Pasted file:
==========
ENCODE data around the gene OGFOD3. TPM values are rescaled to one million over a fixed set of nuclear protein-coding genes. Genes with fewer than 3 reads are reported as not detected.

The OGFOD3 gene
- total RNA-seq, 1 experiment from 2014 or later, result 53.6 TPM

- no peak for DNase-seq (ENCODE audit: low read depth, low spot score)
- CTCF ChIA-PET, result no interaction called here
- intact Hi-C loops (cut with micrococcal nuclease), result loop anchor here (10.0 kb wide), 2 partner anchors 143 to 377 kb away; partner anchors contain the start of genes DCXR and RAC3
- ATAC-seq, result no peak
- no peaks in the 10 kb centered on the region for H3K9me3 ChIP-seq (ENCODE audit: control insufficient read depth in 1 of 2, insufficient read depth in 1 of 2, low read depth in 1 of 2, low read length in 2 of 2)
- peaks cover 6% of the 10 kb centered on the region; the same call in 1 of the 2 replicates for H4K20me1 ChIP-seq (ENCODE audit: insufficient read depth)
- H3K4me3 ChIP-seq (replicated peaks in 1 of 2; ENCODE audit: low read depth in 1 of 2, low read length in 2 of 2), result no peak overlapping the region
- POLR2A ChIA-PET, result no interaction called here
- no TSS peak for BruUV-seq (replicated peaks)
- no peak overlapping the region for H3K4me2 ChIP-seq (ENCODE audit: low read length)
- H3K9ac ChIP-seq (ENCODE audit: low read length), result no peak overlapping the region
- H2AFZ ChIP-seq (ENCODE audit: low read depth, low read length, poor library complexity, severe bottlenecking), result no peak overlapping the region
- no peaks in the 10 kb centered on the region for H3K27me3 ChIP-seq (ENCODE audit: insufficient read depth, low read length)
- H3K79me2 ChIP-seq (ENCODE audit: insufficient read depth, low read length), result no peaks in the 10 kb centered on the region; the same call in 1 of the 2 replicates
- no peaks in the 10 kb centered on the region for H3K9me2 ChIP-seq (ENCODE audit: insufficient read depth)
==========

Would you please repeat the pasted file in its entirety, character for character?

ENCODE data around the gene OGFOD3. TPM values are rescaled to one million over a fixed set of nuclear protein-coding genes. Genes with fewer than 3 reads are reported as not detected.

The OGFOD3 gene
- total RNA-seq, 1 experiment from 2014 or later, result 53.6 TPM

- no peak for DNase-seq (ENCODE audit: low read depth, low spot score)
- CTCF ChIA-PET, result no interaction called here
- intact Hi-C loops (cut with micrococcal nuclease), result loop anchor here (10.0 kb wide), 2 partner anchors 143 to 377 kb away; partner anchors contain the start of genes DCXR and RAC3
- ATAC-seq, result no peak
- no peaks in the 10 kb centered on the region for H3K9me3 ChIP-seq (ENCODE audit: control insufficient read depth in 1 of 2, insufficient read depth in 1 of 2, low read depth in 1 of 2, low read length in 2 of 2)
- peaks cover 6% of the 10 kb centered on the region; the same call in 1 of the 2 replicates for H4K20me1 ChIP-seq (ENCODE audit: insufficient read depth)
- H3K4me3 ChIP-seq (replicated peaks in 1 of 2; ENCODE audit: low read depth in 1 of 2, low read length in 2 of 2), result no peak overlapping the region
- POLR2A ChIA-PET, result no interaction called here
- no TSS peak for BruUV-seq (replicated peaks)
- no peak overlapping the region for H3K4me2 ChIP-seq (ENCODE audit: low read length)
- H3K9ac ChIP-seq (ENCODE audit: low read length), result no peak overlapping the region
- H2AFZ ChIP-seq (ENCODE audit: low read depth, low read length, poor library complexity, severe bottlenecking), result no peak overlapping the region
- no peaks in the 10 kb centered on the region for H3K27me3 ChIP-seq (ENCODE audit: insufficient read depth, low read length)
- H3K79me2 ChIP-seq (ENCODE audit: insufficient read depth, low read length), result no peaks in the 10 kb centered on the region; the same call in 1 of the 2 replicates
- no peaks in the 10 kb centered on the region for H3K9me2 ChIP-seq (ENCODE audit: insufficient read depth)